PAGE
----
Newspaper Stories about Thomas Edison
Newspress July 7, 2006 press release
EDISON CARETAKER’S HOUSE OPENS TO PUBLIC
What: Edison Caretaker’s House opens to public
When: Monday, July 10, 9:00 a.m.
Where: Edison & Ford Winter Estates, 2350 McGregor Blvd., Fort Myers
Who: General public, media
Photos: Caretaker’s House 1929 & 2006
FORT MYERS, FL (July 6, 2006) – On Monday, July 10th the Edison & Ford Winter Estates opens the Edison Caretaker’s
House for viewing, gallery exhibits and meetings. The House has never been opened to the public.
Visitors purchasing Estates Tour tickets will be able to view the house.
The Edison Caretaker’s House is the oldest building on the Edison Winter Estate and thought to be one of the oldest
buildings in Fort Myers. The center gable roof section of the house existed on the property when Edison bought
it from Samuel Summerlin in 1885. The “Florida Cracker” style house was a stopover for Summerlin’s cattle drovers
down the old Wire Road, now named McGregor Boulevard.
Samuel Summerlin was the youngest son of Jacob Summerlin, one of the largest cattle owners in Florida. In the early
1860’s, Summerlin had a crude road constructed from Fort Ogden to Punta Rassa south of Fort Myers. He built shipping
pens and a dock where boats to Cuba departed with cracker cattle and returned with commodities like flour and sugar.
By 1878 Jacob bought the wharf at Punta Rassa from Captain F.A. Hendry, as well as 1,000 acres of land for cattle
holding. He moved to the site with his son Samuel. By 1880 Summerlin owned or controlled cattle shipping throughout
southwest Florida. In 1883 the Spanish government placed a high tariff on imported beef and Summerlin sold all
of his south Florida holdings to several sons, including Samuel who stayed to continue the family business.
Samuel sold the current Edison Estate parcel to Edison in 1885 for $2,750 (Summerlin had initially purchased it
in 1879 from Francisco Abril for $500).
Edison had planned from the outset to retain the “Summerlin House.” Although he was prepared to move it if necessary,
he was able to convert it for employees at its original location and in 1903 made the first round of additions
to enlarge it. In 1928, he added the L-addition with a staff apartment above and car and tool storage below as
the home is seen today.
The Edison Caretaker’s House underwent extensive restoration in 2002-2006. With its newly painted gray exterior
and bright red shingles, the Caretaker's House at the Edison & Ford Winter Estates doesn't look like one of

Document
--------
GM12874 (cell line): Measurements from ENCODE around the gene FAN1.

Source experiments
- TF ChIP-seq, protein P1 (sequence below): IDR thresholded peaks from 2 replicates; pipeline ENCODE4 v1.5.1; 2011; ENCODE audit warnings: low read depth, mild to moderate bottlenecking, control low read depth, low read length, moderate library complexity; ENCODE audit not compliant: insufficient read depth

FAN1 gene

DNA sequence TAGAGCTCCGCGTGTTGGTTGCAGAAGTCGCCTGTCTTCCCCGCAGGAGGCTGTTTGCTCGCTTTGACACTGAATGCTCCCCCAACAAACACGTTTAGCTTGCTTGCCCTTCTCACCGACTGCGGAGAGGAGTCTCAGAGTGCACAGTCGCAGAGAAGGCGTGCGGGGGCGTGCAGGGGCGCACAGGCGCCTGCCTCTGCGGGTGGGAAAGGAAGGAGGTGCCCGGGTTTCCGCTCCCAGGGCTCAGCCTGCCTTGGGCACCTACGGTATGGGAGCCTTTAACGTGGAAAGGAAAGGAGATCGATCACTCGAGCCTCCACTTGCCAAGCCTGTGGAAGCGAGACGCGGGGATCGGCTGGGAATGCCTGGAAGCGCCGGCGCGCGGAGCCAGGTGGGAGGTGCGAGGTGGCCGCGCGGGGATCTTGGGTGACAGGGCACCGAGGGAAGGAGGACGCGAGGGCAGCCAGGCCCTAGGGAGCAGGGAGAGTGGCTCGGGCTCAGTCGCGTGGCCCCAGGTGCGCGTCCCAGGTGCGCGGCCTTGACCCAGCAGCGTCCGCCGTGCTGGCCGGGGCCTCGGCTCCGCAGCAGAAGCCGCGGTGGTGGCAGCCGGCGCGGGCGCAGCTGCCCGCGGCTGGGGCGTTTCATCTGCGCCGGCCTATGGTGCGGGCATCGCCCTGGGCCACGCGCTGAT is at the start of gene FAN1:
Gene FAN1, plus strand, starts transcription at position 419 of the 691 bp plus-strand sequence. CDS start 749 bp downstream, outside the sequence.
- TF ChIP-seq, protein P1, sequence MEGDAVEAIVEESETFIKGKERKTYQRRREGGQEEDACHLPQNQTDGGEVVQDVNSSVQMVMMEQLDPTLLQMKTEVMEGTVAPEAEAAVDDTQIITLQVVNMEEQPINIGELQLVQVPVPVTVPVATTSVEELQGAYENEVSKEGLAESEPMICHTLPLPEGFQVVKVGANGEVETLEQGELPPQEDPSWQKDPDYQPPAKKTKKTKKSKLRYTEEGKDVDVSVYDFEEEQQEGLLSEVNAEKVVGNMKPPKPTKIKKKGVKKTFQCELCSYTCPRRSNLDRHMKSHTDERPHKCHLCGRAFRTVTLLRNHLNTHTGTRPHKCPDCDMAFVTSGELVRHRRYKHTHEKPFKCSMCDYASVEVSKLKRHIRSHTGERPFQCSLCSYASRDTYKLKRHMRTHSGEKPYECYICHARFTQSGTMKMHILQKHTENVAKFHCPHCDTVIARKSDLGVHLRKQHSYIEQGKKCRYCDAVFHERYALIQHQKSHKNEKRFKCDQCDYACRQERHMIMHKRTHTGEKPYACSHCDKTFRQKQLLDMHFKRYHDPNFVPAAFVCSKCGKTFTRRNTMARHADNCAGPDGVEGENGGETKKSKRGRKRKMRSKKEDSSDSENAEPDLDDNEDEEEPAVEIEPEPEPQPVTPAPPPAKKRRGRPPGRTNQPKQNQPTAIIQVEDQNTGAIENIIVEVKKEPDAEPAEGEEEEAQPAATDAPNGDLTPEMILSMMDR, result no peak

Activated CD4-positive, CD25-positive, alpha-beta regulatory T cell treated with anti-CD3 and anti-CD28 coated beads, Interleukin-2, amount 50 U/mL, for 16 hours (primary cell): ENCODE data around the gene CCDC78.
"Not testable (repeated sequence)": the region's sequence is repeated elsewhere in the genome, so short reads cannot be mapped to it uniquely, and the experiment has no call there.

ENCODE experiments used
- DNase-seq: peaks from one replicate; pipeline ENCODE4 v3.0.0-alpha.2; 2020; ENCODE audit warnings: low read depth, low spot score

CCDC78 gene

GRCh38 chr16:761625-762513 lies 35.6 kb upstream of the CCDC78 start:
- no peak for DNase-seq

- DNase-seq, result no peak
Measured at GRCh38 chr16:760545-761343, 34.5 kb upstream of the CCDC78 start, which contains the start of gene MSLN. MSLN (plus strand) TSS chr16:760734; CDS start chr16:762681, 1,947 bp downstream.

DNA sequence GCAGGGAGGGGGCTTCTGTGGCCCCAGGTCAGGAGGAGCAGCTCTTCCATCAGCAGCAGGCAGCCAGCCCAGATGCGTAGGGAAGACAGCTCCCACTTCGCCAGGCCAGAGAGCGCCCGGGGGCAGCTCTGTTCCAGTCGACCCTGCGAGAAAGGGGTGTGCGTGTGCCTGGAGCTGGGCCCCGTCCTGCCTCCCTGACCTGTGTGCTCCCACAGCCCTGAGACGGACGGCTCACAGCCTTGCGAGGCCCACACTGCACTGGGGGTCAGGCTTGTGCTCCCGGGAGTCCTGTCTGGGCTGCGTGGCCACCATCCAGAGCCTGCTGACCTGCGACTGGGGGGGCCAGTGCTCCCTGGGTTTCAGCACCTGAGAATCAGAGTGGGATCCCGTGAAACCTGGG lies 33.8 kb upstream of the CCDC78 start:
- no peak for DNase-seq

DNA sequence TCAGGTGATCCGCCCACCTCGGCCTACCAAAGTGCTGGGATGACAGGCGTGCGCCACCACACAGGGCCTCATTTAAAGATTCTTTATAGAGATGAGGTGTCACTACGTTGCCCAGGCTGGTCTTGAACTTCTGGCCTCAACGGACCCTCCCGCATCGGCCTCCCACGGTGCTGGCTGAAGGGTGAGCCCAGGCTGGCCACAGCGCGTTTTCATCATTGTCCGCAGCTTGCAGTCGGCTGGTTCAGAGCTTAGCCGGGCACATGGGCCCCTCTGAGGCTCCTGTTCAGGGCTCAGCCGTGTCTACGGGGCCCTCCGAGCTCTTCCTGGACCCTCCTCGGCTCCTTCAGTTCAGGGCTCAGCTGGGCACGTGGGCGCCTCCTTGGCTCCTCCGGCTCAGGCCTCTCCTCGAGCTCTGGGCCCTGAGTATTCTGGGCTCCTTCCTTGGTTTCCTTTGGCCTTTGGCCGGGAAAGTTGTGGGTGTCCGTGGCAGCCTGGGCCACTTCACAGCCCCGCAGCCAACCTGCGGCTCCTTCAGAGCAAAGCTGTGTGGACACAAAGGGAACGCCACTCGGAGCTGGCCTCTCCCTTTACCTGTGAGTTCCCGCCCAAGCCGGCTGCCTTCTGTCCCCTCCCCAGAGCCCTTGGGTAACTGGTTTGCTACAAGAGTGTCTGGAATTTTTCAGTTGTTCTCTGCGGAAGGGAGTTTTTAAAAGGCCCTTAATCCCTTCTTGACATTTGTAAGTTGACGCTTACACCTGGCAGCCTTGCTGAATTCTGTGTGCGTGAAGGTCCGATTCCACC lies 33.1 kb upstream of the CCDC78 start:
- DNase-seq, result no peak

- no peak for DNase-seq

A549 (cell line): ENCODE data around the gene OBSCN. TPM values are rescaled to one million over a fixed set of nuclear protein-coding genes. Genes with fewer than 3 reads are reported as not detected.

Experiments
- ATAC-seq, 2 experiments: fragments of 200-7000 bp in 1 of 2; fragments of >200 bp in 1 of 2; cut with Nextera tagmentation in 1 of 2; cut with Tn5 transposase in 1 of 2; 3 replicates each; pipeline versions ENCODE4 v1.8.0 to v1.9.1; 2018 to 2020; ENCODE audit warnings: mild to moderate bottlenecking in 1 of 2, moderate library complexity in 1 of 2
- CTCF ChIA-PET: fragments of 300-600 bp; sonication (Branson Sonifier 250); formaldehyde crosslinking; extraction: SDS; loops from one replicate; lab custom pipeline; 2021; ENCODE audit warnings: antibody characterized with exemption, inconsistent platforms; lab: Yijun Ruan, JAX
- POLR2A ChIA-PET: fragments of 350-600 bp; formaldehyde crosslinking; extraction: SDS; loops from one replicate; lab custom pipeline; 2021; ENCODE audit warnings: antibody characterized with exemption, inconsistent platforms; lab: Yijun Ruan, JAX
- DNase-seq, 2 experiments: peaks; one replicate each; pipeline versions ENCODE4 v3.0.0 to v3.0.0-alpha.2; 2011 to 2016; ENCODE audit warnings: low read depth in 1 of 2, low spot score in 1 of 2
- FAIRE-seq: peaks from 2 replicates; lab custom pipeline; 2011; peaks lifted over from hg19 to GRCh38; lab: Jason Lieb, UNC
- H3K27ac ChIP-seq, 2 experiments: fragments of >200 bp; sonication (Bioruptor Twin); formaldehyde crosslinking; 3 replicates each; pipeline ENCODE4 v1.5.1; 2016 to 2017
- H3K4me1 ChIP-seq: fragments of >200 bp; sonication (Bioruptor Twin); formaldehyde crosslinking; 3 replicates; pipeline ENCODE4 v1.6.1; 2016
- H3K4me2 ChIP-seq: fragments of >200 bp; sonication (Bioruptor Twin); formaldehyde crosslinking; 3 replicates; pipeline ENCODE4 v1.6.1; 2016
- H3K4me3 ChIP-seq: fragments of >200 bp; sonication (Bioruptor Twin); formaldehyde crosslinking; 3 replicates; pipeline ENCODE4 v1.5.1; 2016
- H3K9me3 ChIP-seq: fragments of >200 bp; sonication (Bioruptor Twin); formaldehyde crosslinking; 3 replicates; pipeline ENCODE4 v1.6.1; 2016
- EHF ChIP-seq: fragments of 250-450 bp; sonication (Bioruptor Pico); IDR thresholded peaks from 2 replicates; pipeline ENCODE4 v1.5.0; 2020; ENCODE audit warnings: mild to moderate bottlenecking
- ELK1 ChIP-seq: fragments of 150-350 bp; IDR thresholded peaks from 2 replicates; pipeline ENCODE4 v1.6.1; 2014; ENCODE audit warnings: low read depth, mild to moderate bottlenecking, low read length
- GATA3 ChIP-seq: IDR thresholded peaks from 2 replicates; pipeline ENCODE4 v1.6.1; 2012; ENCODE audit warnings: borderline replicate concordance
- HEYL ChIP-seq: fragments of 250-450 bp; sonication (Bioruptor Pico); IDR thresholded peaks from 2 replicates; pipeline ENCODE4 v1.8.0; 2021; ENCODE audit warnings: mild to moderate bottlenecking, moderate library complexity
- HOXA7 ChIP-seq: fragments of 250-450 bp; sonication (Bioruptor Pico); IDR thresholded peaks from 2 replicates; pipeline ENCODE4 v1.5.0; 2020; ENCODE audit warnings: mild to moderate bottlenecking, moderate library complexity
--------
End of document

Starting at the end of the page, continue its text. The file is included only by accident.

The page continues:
Fort Myers' oldest buildings.
But after a year of restoration, the cottage that served as a stopover for cattle drivers in the 1800s and a home
for inventor Thomas Edison's chauffeur in the 1920s added a new identity to its historical roster Monday: public
"Most of our visitors just want to see Edison's house when they come, but this building tells the story of
Fort Myers when the city was just a cattle town, before Edison arrived," said Estates president and CEO Chris
Pendleton. "That's why we felt the great need to have the entire thing restored and made available to the
The Wheeler Brothers Company, who enlarged the building for Edison in 1929, completed the almost $3 million restoration
of the building in 2006 (now known as Christel Company). Funding for the project was provided by the State of Florida,
Lee County, City of Fort Myers, private donors through the Edison-Ford Foundation and a Bicentennial Grant from
the Fort Myers Rotary.
"This old building's been around for a long time, and we're fortunate no one decided to tear it down, even
though a lot of people wanted to do just that," Parker said.
This old house features some modern-day amenities — Internet connection, for one. It also has been fitted with
fans and concrete floor supports. Repainted rooms on the second floor will be used as offices.
The downstairs room will be used as exhibit and meeting spaces. A current exhibit features the works of local artists
Leoma Lovegrove and Nadine Miller, who will give presentations in the house from 10 a.m. to 2 p.m. Sunday.
The Estates is open Monday through Saturday 9:00 a.m. – 5:30 p.m. and Sunday Noon – 5:30. Beginning July 16th the
Estates will be open daily from 9:00 a.m. – 5:30 p.m. The Estates is a National Trust for Historic Preservation
site and Florida Historic Landmark. For additional information call 239-334-7419
Submitted by Norita Shepherd Moss